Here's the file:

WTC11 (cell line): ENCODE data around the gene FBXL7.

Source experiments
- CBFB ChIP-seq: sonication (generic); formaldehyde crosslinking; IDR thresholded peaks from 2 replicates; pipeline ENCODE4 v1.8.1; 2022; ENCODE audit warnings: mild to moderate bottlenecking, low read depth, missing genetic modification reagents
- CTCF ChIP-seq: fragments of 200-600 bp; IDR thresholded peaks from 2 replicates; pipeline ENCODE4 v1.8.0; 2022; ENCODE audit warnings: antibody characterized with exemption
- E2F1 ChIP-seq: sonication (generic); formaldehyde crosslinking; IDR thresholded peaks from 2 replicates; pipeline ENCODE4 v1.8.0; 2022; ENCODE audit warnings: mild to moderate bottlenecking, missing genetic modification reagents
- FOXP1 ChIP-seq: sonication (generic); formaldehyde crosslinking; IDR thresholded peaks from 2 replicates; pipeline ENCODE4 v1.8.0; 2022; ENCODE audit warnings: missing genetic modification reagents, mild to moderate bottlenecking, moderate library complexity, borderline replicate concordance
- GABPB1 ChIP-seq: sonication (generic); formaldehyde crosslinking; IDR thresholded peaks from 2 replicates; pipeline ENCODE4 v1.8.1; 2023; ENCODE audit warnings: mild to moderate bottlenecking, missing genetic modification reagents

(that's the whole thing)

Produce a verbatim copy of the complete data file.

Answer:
WTC11 (cell line): ENCODE data around the gene FBXL7.

Source experiments
- CBFB ChIP-seq: sonication (generic); formaldehyde crosslinking; IDR thresholded peaks from 2 replicates; pipeline ENCODE4 v1.8.1; 2022; ENCODE audit warnings: mild to moderate bottlenecking, low read depth, missing genetic modification reagents
- CTCF ChIP-seq: fragments of 200-600 bp; IDR thresholded peaks from 2 replicates; pipeline ENCODE4 v1.8.0; 2022; ENCODE audit warnings: antibody characterized with exemption
- E2F1 ChIP-seq: sonication (generic); formaldehyde crosslinking; IDR thresholded peaks from 2 replicates; pipeline ENCODE4 v1.8.0; 2022; ENCODE audit warnings: mild to moderate bottlenecking, missing genetic modification reagents
- FOXP1 ChIP-seq: sonication (generic); formaldehyde crosslinking; IDR thresholded peaks from 2 replicates; pipeline ENCODE4 v1.8.0; 2022; ENCODE audit warnings: missing genetic modification reagents, mild to moderate bottlenecking, moderate library complexity, borderline replicate concordance
- GABPB1 ChIP-seq: sonication (generic); formaldehyde crosslinking; IDR thresholded peaks from 2 replicates; pipeline ENCODE4 v1.8.1; 2023; ENCODE audit warnings: mild to moderate bottlenecking, missing genetic modification reagents